Date: 6/15/20 9:43 pm
From: Paul Sullivan <paultsullivan...>
Subject: [obol] Re: twitching, finding rare birds, enjoying, paying it forward, and meeting friends
The title above comes from a grab-bag of responses to my original long post about the Veery and the Wood Thrush.

First, let me say that I have never participated in the periodic polling that asks "What do you think will be the next new bird for Oregon?" That challenges folks who are looking for rarities, the next new thing, looking at what species have been seen in nearby states. They say, "Chance favors the prepared mind," so this kind of thinking can alert one to what might show up.

Second, I'll plead guilty to not looking at every blackbird in the flock or every sparrow in the road.

I'm more dogged than that, looking for 200 species in each county, for example. I check 'blackbird' and look to see what else there is around.

I do plead guilty to spending many, many hours birding, looking for what's new in the neighborhood. Last year I had a good year at the Sheridan sewage ponds, coming up with Avocet, Black-necked Stilt, Wilson's Phalarope, and Red-necked Grebe, plus a Clark's Grebe on a nearby pond, all shared.

I enjoy looking at someone else's beautiful find as much as I do finding my own rarity. It's not that I'VE discovered a bird, but the BIRD that I see and share -- and the people I share it with.

Paying it forward, I've led 174 birding weekends over 23 years and shown many birds to many people, the people who have become friends.

I just learned that on Friday we lost one of the good, dear friends who shared the trail with us, Ed Hausafus.

Find birds if you can, enjoy their beauty, share with friends, help others see and hear and climb the grade together.

Good birding, everyone,

Paul Sullivan

Subject: Adding to thoughts by Paul on Wood Thrush
Date: Mon Jun 15 2020 22:18 pm
From: rriparia AT

Thanks Paul. You summed up the weekend well. The day out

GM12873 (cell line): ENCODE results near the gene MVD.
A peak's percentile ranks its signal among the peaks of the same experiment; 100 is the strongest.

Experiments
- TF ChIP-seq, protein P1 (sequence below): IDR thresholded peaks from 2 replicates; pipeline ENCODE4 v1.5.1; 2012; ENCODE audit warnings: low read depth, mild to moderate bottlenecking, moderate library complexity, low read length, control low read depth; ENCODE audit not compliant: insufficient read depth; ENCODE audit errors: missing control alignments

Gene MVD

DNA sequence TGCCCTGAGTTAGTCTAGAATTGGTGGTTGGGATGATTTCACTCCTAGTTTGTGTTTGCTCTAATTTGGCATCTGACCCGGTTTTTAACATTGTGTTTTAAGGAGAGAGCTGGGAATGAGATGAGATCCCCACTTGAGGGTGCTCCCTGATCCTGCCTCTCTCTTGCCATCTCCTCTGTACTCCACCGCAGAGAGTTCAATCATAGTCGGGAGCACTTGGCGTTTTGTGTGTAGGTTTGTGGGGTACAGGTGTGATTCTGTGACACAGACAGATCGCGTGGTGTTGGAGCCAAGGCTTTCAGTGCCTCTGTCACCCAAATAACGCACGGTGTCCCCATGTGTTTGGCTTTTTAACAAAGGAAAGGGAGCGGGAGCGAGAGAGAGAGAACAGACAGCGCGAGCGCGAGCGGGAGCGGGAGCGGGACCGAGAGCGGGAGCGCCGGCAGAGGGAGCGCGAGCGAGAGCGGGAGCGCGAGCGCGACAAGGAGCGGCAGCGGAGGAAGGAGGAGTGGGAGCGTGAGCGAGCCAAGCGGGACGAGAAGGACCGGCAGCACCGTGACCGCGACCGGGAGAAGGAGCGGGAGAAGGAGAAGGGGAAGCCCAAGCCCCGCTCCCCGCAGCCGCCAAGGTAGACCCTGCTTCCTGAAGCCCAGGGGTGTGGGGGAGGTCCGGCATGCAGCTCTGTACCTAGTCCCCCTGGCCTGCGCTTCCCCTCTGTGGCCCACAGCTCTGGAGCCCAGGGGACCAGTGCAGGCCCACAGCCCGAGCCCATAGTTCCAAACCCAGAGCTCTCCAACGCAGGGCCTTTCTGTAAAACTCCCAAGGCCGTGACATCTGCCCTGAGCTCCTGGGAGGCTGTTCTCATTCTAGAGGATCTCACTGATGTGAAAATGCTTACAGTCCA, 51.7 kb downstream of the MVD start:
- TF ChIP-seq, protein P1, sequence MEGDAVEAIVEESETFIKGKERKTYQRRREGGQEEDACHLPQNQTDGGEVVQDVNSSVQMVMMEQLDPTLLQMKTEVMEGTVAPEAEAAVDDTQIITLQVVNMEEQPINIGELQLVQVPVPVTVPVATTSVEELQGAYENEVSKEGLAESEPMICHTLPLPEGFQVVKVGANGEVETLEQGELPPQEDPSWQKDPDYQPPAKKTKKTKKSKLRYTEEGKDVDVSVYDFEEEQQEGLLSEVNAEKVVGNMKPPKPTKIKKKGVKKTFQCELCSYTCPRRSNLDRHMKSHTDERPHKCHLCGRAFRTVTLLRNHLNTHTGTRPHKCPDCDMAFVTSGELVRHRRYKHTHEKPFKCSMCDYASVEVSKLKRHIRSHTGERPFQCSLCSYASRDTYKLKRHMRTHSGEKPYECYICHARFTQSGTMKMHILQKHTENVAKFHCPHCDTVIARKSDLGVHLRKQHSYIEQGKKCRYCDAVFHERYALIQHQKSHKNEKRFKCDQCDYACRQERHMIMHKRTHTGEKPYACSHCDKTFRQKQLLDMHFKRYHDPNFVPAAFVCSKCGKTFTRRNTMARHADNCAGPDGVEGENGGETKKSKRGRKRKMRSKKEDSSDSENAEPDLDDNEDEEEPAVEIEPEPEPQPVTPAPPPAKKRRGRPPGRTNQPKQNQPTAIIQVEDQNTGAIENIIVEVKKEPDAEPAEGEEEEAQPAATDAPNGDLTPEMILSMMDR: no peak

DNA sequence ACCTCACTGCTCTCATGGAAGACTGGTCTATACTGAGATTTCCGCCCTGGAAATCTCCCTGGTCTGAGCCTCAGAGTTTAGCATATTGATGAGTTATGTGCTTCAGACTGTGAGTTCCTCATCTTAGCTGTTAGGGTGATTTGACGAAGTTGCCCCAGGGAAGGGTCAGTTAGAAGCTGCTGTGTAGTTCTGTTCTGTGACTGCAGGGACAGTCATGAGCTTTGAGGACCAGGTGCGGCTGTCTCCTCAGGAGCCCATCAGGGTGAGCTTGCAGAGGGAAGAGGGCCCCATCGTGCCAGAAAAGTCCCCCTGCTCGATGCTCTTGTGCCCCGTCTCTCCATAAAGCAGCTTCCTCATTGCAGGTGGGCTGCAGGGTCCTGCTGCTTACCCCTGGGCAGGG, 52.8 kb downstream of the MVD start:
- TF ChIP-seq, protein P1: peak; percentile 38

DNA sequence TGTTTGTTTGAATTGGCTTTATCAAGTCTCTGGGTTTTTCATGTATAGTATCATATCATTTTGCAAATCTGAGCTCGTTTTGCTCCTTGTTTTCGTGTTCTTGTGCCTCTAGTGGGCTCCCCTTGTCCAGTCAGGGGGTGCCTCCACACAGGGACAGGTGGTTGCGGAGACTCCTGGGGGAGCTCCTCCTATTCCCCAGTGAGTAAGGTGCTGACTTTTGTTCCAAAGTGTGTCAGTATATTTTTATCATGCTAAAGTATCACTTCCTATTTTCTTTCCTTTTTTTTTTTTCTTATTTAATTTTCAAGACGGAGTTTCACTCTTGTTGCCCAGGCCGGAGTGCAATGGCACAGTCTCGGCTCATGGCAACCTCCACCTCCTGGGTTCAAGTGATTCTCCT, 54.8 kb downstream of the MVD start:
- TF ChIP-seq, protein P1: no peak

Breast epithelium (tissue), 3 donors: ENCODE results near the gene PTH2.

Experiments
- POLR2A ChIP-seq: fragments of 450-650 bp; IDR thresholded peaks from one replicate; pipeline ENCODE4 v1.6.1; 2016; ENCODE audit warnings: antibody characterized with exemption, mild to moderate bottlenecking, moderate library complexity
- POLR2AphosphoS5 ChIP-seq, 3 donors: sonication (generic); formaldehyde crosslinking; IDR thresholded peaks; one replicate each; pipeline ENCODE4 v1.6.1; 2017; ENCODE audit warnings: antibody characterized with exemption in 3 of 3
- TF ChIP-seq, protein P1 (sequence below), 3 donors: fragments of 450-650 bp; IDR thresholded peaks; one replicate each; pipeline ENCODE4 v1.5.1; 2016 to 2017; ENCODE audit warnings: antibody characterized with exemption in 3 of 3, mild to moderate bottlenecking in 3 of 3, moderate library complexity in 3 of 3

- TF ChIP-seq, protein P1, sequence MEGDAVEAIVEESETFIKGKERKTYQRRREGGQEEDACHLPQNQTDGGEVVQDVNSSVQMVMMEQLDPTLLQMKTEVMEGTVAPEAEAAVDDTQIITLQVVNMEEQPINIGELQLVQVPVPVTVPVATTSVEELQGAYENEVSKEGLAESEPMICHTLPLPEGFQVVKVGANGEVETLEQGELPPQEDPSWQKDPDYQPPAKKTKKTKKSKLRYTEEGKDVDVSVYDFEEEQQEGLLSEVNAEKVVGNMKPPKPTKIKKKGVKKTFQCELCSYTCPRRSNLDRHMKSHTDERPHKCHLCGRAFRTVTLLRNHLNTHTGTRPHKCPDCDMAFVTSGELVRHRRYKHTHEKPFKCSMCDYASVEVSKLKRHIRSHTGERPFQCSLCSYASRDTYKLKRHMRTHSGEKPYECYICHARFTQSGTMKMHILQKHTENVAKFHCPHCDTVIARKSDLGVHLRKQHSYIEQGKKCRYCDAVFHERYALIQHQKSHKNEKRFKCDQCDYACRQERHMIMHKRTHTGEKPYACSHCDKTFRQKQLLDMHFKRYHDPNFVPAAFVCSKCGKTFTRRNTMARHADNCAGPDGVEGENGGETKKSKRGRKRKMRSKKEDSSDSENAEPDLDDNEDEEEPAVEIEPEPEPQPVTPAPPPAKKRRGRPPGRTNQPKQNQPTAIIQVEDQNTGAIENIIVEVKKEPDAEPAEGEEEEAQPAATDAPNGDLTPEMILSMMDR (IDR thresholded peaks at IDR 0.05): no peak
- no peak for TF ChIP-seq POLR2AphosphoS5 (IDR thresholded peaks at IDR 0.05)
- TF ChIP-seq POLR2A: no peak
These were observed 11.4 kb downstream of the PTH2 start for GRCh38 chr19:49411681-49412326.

with you, and others, will always be a great memory. I was writing this before

you posted your thoughts. I�ll add mine.


Yes, finding rare birds is fun. But for me, it�s the camaraderie

of the birders in this state that really makes it fun. It�s like no other

place. The experience and beauty of the state, and the friends you meet along

the way, still seems to be greater than the list. I hope it stays that way.

Kevin Spencer
Klamath Falls, Oregon

Subject: How do you find a rare bird?
Date: Mon Jun 15 2020 20:03 pm
From: larspernorgren AT

Find a lot of common birds and look at most of them carefully. "Dogged persistence" was my father's mantra. Sift through all the Brewer's Blackbirds instead of ticking the species off the list the first half hour and ignoring them the next seven. Scrutinize a hundred Golden-crowned Sparrows as the occasion presents itself. Generally spend a lot of hours on foot, not talking, not ticking a great deal. Courting tedium . I'm sure if the effort was quantified the bulk of rarities discovered would be attributed to birders who spend one and two orders of magnitude more time in the field than the rest of us.

I enjoyed your story Paul. I can easily imagine 100s of Obol subscribers enjoying it as well and as a result of the vicarious pleasure it brings forego a drive of their own. The miniscule carbon footprint of your Wood Thrush chase may be negative!

Subject: Re: The saga of the Veery and the Wood Thrush (long)
Date: Mon Jun 15 2020 19:32 pm
From: davidcbaileyoregon AT

Good story Paul.
The rare birds that I find through my own efforts (though with the collective knowledge of many that help me strategically plan my birding), I find more rewarding than those I chase (or twitch; stakeouts...). I find it most rewarding when I find a rare bird, and through my efforts of reporting (and often times meeting up with others on the twitch) am able to help others observe and tick and enjoy the bird.

That is my challenge to all listers--find some rare birds of your own to share with the others. Pay it forward.

When was the last time you found a rare bird yourself?



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